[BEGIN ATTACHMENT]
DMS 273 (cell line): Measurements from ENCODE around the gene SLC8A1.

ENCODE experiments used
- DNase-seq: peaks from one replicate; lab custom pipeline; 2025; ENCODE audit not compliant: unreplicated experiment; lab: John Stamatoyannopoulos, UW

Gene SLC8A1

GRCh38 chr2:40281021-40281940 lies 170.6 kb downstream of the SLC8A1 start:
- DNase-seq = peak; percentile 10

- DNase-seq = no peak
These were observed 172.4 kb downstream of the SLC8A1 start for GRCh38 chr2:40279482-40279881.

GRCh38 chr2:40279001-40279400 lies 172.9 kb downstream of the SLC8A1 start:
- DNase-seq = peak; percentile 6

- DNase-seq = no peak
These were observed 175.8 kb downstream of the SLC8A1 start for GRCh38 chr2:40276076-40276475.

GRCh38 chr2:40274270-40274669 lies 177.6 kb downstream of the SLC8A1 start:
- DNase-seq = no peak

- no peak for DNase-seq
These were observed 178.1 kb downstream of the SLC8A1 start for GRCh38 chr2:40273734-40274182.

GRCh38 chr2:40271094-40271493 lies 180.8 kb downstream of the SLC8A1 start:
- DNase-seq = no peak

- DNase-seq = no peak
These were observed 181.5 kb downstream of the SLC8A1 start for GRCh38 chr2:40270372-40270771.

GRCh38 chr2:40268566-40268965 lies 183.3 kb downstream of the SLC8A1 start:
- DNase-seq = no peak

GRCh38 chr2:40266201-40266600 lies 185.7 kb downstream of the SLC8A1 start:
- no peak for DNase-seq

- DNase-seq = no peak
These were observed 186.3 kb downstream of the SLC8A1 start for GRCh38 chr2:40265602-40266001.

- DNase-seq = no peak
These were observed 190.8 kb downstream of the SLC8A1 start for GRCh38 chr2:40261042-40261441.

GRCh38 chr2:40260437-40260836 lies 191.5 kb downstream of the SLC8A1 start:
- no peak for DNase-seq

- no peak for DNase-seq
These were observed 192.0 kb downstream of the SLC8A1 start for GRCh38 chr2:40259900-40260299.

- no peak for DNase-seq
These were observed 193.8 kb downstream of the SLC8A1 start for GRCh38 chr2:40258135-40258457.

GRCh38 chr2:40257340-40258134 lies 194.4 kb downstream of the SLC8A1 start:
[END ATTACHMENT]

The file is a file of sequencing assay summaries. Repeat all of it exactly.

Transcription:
DMS 273 (cell line): Measurements from ENCODE around the gene SLC8A1.

ENCODE experiments used
- DNase-seq: peaks from one replicate; lab custom pipeline; 2025; ENCODE audit not compliant: unreplicated experiment; lab: John Stamatoyannopoulos, UW

Gene SLC8A1

GRCh38 chr2:40281021-40281940 lies 170.6 kb downstream of the SLC8A1 start:
- DNase-seq = peak; percentile 10

- DNase-seq = no peak
These were observed 172.4 kb downstream of the SLC8A1 start for GRCh38 chr2:40279482-40279881.

GRCh38 chr2:40279001-40279400 lies 172.9 kb downstream of the SLC8A1 start:
- DNase-seq = peak; percentile 6

- DNase-seq = no peak
These were observed 175.8 kb downstream of the SLC8A1 start for GRCh38 chr2:40276076-40276475.

GRCh38 chr2:40274270-40274669 lies 177.6 kb downstream of the SLC8A1 start:
- DNase-seq = no peak

- no peak for DNase-seq
These were observed 178.1 kb downstream of the SLC8A1 start for GRCh38 chr2:40273734-40274182.

GRCh38 chr2:40271094-40271493 lies 180.8 kb downstream of the SLC8A1 start:
- DNase-seq = no peak

- DNase-seq = no peak
These were observed 181.5 kb downstream of the SLC8A1 start for GRCh38 chr2:40270372-40270771.

GRCh38 chr2:40268566-40268965 lies 183.3 kb downstream of the SLC8A1 start:
- DNase-seq = no peak

GRCh38 chr2:40266201-40266600 lies 185.7 kb downstream of the SLC8A1 start:
- no peak for DNase-seq

- DNase-seq = no peak
These were observed 186.3 kb downstream of the SLC8A1 start for GRCh38 chr2:40265602-40266001.

- DNase-seq = no peak
These were observed 190.8 kb downstream of the SLC8A1 start for GRCh38 chr2:40261042-40261441.

GRCh38 chr2:40260437-40260836 lies 191.5 kb downstream of the SLC8A1 start:
- no peak for DNase-seq

- no peak for DNase-seq
These were observed 192.0 kb downstream of the SLC8A1 start for GRCh38 chr2:40259900-40260299.

- no peak for DNase-seq
These were observed 193.8 kb downstream of the SLC8A1 start for GRCh38 chr2:40258135-40258457.

GRCh38 chr2:40257340-40258134 lies 194.4 kb downstream of the SLC8A1 start: